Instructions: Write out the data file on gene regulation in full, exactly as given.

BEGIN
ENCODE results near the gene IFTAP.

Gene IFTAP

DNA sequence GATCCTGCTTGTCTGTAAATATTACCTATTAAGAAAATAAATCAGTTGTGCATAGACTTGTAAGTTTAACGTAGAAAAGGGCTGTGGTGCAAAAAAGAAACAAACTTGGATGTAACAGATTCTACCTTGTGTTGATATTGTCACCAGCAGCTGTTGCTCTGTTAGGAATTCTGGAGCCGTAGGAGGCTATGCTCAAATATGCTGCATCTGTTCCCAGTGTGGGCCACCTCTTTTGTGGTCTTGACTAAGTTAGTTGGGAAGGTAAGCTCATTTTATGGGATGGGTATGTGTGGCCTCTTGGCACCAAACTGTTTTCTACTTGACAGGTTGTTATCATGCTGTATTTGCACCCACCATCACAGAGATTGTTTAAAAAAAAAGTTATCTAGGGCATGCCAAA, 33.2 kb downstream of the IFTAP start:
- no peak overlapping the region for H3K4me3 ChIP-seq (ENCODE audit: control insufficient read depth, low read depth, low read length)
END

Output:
ENCODE results near the gene IFTAP.

Gene IFTAP

DNA sequence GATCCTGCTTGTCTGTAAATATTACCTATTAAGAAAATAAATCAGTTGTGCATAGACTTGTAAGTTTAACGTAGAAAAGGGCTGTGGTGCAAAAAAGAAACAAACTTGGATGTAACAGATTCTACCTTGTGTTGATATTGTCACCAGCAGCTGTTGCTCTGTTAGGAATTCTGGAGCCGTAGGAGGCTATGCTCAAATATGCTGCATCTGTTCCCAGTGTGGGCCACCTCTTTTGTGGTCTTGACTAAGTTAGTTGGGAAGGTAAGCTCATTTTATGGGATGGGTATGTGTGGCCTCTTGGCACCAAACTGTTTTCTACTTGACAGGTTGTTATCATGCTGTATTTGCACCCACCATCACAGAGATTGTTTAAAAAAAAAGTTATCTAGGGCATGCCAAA, 33.2 kb downstream of the IFTAP start:
- no peak overlapping the region for H3K4me3 ChIP-seq (ENCODE audit: control insufficient read depth, low read depth, low read length)